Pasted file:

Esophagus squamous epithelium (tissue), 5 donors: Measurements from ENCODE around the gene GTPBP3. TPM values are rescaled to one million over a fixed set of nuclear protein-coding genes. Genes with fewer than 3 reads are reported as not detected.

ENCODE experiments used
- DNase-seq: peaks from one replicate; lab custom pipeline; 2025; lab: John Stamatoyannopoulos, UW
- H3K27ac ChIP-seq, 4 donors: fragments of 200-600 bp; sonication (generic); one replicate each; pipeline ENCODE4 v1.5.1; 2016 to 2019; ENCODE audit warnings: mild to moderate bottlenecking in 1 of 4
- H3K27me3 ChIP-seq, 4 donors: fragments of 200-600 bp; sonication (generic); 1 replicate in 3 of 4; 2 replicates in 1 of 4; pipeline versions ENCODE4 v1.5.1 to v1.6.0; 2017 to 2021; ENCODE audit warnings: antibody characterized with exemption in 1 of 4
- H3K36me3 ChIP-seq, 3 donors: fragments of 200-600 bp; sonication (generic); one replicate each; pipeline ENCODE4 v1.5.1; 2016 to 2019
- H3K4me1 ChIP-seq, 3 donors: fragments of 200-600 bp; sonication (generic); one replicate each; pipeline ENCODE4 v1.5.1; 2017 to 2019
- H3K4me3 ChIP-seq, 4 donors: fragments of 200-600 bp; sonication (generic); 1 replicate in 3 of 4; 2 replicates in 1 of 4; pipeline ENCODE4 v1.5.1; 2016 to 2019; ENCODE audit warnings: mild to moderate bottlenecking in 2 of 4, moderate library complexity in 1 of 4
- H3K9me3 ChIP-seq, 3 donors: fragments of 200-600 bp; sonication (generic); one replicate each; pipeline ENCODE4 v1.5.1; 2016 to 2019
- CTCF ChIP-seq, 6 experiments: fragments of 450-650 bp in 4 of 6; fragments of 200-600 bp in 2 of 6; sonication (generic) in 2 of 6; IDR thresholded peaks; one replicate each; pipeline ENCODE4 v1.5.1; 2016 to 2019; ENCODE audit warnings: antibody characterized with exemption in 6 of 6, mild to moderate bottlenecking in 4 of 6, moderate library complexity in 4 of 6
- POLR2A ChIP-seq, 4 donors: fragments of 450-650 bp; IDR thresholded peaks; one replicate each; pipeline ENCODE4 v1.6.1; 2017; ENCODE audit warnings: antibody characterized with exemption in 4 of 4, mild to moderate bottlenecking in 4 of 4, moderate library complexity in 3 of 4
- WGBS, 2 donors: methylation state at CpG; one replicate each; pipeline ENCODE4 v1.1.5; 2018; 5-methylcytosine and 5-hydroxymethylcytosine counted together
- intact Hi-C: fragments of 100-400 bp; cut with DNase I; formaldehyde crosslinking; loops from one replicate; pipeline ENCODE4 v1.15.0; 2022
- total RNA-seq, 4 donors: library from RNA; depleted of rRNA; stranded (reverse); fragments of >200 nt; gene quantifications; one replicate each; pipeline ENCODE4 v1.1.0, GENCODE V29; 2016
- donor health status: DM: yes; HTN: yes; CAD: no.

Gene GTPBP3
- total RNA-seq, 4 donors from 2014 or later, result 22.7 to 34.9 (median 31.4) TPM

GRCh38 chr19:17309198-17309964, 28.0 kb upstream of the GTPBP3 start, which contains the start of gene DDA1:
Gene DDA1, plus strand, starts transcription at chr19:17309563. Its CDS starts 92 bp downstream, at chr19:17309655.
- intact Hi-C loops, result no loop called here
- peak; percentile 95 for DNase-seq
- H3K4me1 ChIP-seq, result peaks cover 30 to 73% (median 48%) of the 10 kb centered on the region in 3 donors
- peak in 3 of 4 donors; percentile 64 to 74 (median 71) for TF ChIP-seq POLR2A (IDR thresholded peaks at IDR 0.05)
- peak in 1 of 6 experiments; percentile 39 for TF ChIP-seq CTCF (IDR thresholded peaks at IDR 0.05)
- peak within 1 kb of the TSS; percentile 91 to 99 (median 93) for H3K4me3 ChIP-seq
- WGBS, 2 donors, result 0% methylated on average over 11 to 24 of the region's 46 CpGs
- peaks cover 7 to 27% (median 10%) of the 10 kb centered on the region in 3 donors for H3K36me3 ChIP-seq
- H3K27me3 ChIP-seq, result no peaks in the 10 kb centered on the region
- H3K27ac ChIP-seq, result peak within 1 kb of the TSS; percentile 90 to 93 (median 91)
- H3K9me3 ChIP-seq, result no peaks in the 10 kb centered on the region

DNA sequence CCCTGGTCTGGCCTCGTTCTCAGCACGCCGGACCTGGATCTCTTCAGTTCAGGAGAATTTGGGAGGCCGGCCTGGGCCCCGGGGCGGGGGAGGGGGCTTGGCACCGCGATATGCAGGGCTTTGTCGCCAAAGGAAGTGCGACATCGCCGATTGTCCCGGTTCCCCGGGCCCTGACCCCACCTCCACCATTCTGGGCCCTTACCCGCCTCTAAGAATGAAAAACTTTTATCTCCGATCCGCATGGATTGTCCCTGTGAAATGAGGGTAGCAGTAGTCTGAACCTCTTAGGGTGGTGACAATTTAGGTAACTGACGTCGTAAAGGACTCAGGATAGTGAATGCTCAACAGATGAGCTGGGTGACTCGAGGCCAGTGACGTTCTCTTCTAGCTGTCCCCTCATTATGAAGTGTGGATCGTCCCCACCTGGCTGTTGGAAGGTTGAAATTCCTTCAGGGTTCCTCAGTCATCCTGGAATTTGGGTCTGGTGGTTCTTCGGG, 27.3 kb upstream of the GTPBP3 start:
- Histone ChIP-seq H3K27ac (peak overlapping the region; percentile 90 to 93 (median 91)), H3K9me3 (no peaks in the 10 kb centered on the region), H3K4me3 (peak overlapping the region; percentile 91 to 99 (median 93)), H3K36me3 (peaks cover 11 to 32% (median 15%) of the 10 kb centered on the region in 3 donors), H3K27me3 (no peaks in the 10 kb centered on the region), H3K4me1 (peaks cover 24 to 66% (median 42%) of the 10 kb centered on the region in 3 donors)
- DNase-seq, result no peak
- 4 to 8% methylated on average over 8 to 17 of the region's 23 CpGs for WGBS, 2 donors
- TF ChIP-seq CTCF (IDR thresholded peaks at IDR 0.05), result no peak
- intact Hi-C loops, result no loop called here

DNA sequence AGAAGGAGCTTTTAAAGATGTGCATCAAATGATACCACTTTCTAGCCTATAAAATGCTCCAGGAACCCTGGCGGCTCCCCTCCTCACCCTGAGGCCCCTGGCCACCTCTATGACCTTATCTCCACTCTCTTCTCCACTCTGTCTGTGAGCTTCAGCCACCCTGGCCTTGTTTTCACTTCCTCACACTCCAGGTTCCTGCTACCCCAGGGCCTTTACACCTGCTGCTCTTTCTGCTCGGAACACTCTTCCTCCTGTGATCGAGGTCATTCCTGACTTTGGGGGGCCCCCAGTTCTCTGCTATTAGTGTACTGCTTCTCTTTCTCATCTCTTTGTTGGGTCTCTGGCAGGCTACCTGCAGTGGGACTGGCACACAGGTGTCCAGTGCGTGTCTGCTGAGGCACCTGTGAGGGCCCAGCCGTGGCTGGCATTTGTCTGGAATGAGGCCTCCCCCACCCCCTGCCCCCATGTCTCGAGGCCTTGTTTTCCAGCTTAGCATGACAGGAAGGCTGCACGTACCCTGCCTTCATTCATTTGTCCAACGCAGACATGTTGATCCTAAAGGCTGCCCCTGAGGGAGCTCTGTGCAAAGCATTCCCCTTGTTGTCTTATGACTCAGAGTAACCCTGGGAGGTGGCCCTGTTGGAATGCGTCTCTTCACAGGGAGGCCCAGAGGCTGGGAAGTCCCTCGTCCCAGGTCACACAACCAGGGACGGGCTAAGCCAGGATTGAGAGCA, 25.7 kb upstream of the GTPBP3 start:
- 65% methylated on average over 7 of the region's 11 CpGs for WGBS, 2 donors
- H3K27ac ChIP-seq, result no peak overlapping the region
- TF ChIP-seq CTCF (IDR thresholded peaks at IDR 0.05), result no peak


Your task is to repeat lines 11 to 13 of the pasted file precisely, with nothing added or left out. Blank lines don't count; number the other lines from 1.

- POLR2A ChIP-seq, 4 donors: fragments of 450-650 bp; IDR thresholded peaks; one replicate each; pipeline ENCODE4 v1.6.1; 2017; ENCODE audit warnings: antibody characterized with exemption in 4 of 4, mild to moderate bottlenecking in 4 of 4, moderate library complexity in 3 of 4
- WGBS, 2 donors: methylation state at CpG; one replicate each; pipeline ENCODE4 v1.1.5; 2018; 5-methylcytosine and 5-hydroxymethylcytosine counted together
- intact Hi-C: fragments of 100-400 bp; cut with DNase I; formaldehyde crosslinking; loops from one replicate; pipeline ENCODE4 v1.15.0; 2022